FirstNet Shines During April’s Solar Eclipse

John Emra, President – AT&T Atlantic Region
June 7, 2024
Public Safety

FirstNet Shines During April’s Solar Eclipse

On April 8, 2024, America was focused (hopefully not without proper eyewear) on an historic solar eclipse. 

The eclipse’s path of totality stretched from Texas through Oklahoma, Missouri, Illinois, Ohio, Pennsylvania, New York and cut right across the top of New England.   

Our focus was on keeping first responders and public safety agencies connected during this momentous occasion through FirstNet®, Built with AT&T — America’s public safety network. 

While we knew the eclipse itself would have no direct operational impact on our network, we were keenly aware of the large gatherings of excited eclipse-watchers expected in remote locations. 

As first responders prepared for these watch parties across the country, FirstNet worked together with local, tribal, state and federal public safety agencies to ensure they had the reliable communications they required to help keep their communities safe.   

The FirstNet team supported more than 85 requests from public safety agencies in nearly every state along the path of totality. This included advanced planning to optimize the network to enhance coverage and network capacity, as well as deploying public safety’s dedicated FirstNet deployable network assets. In fact, more than a dozen FirstNet assets were deployed. 

Here in New England, northern regions of Vermont, New Hampshire and Maine found themselves in the path of totality and planned to host eclipse watch parties. Many of these parties would take place in small towns and rural areas.  

FirstNet, along with AT&T’s network and external affairs teams, began communicating with state and local governments months ahead of the eclipse. Throughout the long planning phase, our team participated in dozens of planning meetings, site visits and strategy sessions to ensure that public safety had the reliable connectivity they required. These broad coalitions included numerous entities in each state, from local police and fire to state police, local utility companies and departments of Fish & Game.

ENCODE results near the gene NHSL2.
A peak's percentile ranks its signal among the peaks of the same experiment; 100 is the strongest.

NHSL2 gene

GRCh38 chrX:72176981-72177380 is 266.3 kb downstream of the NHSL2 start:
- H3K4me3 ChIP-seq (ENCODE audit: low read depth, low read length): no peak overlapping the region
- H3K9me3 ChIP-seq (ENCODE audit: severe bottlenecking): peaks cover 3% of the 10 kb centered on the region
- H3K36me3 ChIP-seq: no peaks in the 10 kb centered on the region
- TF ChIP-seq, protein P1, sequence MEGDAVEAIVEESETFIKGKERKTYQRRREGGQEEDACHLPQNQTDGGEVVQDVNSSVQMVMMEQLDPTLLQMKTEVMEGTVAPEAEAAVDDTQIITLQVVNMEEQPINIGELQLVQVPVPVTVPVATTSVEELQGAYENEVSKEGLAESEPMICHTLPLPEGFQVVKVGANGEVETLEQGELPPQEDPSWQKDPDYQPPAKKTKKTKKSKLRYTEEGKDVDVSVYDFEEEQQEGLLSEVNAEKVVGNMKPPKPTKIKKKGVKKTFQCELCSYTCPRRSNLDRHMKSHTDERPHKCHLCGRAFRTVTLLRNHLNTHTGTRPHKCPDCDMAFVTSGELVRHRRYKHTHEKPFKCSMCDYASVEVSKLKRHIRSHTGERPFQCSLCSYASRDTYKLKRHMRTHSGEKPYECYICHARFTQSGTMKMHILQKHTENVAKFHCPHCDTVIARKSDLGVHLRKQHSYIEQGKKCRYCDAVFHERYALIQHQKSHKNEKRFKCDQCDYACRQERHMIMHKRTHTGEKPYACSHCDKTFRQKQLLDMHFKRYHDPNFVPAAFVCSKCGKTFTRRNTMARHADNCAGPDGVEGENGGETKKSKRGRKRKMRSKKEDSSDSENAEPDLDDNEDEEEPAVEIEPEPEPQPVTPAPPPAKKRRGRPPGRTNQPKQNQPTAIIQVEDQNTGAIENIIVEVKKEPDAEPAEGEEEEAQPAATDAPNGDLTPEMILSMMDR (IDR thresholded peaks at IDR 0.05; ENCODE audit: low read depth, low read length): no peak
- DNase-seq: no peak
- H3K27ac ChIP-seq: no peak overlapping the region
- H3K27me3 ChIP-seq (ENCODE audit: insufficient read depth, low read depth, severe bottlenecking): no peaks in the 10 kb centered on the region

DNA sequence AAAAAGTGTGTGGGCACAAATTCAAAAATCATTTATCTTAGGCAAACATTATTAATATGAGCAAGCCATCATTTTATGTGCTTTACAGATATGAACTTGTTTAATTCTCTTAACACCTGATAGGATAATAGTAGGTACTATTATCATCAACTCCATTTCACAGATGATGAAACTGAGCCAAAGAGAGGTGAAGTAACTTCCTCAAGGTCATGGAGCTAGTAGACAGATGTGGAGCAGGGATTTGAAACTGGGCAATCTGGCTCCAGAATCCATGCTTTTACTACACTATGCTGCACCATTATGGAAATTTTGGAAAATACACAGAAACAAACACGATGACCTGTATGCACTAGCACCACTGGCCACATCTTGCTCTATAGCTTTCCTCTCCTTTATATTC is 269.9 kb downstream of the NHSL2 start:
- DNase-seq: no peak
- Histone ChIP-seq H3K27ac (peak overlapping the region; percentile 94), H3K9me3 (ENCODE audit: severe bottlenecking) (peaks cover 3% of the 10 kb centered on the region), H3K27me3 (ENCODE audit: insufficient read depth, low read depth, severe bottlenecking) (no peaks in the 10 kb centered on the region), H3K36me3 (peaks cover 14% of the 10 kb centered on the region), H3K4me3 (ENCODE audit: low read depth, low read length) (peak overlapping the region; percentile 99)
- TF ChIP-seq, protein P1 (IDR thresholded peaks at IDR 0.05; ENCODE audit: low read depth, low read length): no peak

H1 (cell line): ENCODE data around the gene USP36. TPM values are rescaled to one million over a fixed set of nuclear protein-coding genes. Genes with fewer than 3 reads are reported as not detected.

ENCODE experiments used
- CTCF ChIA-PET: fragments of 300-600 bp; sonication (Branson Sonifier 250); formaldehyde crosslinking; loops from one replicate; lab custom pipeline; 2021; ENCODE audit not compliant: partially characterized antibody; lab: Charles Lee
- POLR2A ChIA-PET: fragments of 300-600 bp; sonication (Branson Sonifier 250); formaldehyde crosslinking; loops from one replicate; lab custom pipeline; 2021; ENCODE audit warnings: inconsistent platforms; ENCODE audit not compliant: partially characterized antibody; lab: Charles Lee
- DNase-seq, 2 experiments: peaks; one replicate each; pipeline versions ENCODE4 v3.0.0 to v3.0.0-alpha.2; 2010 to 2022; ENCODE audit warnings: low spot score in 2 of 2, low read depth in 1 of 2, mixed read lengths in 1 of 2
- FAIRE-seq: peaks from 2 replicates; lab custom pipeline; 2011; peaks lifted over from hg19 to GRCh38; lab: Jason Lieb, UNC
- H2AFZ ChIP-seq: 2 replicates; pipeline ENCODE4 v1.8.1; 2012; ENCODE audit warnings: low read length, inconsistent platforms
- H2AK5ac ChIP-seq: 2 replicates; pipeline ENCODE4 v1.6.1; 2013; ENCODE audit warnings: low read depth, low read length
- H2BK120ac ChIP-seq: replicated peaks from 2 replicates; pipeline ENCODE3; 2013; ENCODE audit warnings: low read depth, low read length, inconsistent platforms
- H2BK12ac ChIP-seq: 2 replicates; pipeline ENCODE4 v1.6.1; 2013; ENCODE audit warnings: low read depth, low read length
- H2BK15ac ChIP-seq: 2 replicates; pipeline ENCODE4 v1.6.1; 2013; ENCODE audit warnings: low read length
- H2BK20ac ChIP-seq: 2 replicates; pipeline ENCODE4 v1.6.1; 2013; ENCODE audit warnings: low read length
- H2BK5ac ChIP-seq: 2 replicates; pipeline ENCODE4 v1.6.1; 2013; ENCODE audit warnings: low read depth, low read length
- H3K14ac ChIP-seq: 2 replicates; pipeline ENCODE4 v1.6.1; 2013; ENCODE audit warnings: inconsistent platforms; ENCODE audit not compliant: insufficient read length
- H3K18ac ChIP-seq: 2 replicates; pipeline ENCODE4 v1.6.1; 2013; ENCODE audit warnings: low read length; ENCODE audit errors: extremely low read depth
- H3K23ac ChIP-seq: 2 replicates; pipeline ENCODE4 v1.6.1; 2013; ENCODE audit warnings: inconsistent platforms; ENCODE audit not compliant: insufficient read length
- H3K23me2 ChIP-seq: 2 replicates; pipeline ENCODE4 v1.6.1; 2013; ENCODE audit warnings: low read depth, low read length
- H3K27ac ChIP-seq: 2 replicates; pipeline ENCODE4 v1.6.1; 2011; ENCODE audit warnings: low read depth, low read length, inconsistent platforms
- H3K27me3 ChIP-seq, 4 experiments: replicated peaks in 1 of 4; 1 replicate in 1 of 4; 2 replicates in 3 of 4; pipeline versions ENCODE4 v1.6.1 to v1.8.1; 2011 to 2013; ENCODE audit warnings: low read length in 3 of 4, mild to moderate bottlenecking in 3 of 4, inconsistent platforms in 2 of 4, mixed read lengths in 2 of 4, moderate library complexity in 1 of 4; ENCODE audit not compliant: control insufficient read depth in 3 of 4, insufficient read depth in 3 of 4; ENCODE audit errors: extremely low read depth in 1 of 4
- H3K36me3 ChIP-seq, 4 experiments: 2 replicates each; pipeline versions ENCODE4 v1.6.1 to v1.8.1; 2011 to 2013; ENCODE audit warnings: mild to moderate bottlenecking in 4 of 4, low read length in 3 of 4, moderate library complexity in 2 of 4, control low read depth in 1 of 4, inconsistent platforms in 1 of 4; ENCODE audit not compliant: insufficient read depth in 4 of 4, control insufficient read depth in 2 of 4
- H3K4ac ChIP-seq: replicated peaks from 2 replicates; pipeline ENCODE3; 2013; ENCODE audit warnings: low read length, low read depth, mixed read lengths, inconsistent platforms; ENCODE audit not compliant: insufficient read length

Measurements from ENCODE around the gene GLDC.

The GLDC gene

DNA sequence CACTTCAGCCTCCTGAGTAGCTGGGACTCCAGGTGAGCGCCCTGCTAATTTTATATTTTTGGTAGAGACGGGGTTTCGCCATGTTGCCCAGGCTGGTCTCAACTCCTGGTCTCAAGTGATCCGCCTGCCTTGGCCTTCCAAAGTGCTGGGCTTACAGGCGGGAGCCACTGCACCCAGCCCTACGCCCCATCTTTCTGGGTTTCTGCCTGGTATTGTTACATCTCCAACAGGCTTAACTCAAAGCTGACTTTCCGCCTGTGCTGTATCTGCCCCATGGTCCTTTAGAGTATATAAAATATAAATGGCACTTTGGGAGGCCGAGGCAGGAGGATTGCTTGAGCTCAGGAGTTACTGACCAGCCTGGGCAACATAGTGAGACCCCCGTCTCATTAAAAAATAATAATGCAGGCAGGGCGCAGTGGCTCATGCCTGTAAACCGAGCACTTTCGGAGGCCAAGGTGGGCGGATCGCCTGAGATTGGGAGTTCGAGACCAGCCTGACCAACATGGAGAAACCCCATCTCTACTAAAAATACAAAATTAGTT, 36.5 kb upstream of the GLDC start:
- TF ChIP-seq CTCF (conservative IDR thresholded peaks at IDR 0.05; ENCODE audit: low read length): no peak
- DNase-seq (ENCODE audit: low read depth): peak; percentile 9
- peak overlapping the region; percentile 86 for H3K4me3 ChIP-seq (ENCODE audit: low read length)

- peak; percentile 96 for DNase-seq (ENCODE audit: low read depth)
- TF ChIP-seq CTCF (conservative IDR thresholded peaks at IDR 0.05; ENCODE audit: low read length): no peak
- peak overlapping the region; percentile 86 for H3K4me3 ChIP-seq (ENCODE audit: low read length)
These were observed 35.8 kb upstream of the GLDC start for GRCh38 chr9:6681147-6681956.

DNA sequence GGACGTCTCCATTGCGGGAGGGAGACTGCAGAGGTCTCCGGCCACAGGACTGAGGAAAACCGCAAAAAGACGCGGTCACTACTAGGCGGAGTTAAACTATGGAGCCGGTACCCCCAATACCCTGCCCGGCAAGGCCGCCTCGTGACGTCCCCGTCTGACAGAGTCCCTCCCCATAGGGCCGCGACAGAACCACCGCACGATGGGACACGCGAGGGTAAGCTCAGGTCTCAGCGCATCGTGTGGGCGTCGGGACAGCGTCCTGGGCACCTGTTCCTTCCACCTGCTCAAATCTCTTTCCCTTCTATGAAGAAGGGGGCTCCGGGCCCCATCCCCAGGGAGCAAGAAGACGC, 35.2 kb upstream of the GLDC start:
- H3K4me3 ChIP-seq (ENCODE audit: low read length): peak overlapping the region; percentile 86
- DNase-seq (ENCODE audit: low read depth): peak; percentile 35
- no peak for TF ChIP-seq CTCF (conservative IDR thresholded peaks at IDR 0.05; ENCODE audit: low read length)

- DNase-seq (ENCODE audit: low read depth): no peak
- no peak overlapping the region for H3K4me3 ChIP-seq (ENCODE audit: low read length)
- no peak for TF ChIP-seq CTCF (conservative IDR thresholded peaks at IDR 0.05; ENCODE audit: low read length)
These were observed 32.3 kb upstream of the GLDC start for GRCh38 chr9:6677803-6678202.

All of this effort meant that on April 8th, as the sky began to darken in northern New England, FirstNet was ready.  

In Jackman, Maine, not far from the Canadian border, FirstNet deployed a Satellite Cell on Light Truck, or SatCOLT, to support public safety.  

In the days following the eclipse, Bill Jarvis, the Chief of the Jackman-Moose River Fire & Rescue Department, said: “I offer my sincere thanks to FirstNet and AT&T for being involved with the planning meetings, and for setting up a temporary cell tower between West Forks and Jackman to fill in a large portion of the no-cell-coverage area. Although FirstNet provides priority cellular service for first responders through AT&T, the service works for 911 calls from anyone. And also, thank you to FirstNet for working to set up cell phone boosters where needed in the region.” 

Next door in New Hampshire, another SatCOLT was deployed to the region near the Vermont and Canadian borders in the town of Colebrook.  

Chief Richard N. Dube II of the Pittsburg Police Department in nearby Pittsburg, New Hampshire wrote: “On behalf of the Town of Pittsburg, I would like to thank AT&T / FirstNet for supporting our community during the solar eclipse. The equipment they provided in areas of little or no cell service in case we needed it was up and ready if the need arose. Failing to plan is planning to fail.” 

We are grateful to all the government and public safety entities across the region for their collaboration and their service to their communities. The dedicated work of first responders ensured the eclipse was safely enjoyed by all.  

Sunshine, solar eclipse or whatever else the cosmos has in store, FirstNet will remain committed to keeping the public safety community connected. 


FirstNet and the FirstNet logo are registered trademarks of the First Responder Network Authority.  All other marks are the property of their respective owners. 

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